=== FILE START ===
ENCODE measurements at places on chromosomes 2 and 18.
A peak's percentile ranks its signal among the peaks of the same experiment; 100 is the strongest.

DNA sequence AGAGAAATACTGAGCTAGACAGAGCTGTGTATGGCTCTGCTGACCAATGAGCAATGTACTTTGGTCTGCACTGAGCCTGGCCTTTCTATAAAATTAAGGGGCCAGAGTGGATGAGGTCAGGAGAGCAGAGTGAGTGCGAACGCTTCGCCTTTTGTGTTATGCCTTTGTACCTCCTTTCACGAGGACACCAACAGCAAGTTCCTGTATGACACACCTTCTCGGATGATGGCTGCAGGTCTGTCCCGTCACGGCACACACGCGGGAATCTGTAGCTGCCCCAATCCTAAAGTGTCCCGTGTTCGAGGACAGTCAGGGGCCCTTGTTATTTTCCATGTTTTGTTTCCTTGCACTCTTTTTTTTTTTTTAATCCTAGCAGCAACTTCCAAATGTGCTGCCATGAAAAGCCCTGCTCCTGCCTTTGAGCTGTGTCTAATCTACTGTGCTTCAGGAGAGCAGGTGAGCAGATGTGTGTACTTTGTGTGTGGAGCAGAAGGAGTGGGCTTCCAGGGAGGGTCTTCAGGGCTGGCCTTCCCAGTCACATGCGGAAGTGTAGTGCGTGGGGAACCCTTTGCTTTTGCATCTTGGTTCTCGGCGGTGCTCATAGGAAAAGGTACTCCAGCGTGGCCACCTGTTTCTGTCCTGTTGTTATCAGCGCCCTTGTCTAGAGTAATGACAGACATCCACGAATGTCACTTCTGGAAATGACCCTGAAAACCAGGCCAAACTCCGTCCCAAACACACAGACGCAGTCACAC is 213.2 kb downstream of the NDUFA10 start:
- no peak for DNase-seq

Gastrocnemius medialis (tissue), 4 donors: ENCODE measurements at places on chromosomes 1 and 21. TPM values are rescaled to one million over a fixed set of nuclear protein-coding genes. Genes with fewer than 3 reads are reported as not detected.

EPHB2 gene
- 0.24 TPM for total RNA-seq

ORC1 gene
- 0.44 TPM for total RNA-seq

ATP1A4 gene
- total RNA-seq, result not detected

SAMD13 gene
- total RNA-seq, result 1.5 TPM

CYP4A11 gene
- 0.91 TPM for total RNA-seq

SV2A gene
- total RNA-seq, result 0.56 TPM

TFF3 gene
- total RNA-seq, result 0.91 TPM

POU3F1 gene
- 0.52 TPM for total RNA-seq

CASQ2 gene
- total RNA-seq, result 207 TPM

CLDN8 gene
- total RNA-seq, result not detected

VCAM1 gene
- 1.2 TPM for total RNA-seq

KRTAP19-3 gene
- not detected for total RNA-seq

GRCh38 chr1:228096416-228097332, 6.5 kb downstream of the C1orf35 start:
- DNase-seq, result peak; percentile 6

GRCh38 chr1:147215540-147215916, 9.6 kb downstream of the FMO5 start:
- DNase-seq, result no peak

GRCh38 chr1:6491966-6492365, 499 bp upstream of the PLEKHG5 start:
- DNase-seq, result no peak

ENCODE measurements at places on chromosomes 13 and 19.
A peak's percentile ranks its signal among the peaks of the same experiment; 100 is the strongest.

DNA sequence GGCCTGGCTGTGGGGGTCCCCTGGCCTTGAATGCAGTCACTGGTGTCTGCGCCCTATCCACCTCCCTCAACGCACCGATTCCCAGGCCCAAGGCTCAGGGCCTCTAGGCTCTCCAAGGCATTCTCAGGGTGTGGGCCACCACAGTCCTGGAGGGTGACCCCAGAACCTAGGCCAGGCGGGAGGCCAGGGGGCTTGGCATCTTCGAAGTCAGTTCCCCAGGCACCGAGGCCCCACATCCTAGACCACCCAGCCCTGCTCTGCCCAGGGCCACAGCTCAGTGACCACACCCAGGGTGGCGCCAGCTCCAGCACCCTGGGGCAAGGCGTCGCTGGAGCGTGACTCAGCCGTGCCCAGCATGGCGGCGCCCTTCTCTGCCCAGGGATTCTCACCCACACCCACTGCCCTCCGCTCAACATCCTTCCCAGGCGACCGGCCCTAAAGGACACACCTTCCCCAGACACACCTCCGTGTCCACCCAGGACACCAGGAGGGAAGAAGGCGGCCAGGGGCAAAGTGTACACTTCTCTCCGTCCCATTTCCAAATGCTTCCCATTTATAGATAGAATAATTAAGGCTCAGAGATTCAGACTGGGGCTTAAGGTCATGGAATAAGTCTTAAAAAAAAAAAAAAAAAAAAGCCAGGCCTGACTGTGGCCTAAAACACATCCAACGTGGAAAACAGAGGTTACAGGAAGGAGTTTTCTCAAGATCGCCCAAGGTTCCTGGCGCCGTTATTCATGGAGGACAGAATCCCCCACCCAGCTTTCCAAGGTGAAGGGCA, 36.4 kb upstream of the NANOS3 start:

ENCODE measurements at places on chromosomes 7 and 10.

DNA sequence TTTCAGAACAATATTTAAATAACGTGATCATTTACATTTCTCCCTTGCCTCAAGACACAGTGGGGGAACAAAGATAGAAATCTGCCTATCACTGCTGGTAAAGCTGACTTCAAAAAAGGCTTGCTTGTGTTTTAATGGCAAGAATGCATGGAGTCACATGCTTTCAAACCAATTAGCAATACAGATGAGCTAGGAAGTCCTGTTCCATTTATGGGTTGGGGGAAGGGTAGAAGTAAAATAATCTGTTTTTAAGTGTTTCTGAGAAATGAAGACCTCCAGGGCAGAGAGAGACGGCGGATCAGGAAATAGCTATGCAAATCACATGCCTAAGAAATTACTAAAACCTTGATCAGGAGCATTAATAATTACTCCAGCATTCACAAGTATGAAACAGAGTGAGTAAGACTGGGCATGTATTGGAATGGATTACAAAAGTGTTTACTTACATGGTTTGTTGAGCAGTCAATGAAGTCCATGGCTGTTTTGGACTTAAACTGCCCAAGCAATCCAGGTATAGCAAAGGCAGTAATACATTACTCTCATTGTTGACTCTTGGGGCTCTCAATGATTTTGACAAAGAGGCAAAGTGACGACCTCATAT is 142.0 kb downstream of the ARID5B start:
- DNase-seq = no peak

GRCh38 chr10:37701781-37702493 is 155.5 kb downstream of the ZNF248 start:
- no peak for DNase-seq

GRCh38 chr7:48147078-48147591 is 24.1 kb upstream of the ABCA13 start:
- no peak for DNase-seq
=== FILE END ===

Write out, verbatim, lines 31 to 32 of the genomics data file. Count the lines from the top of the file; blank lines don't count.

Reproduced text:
- DNase-seq, result peak; percentile 6

GRCh38 chr1:147215540-147215916, 9.6 kb downstream of the FMO5 start: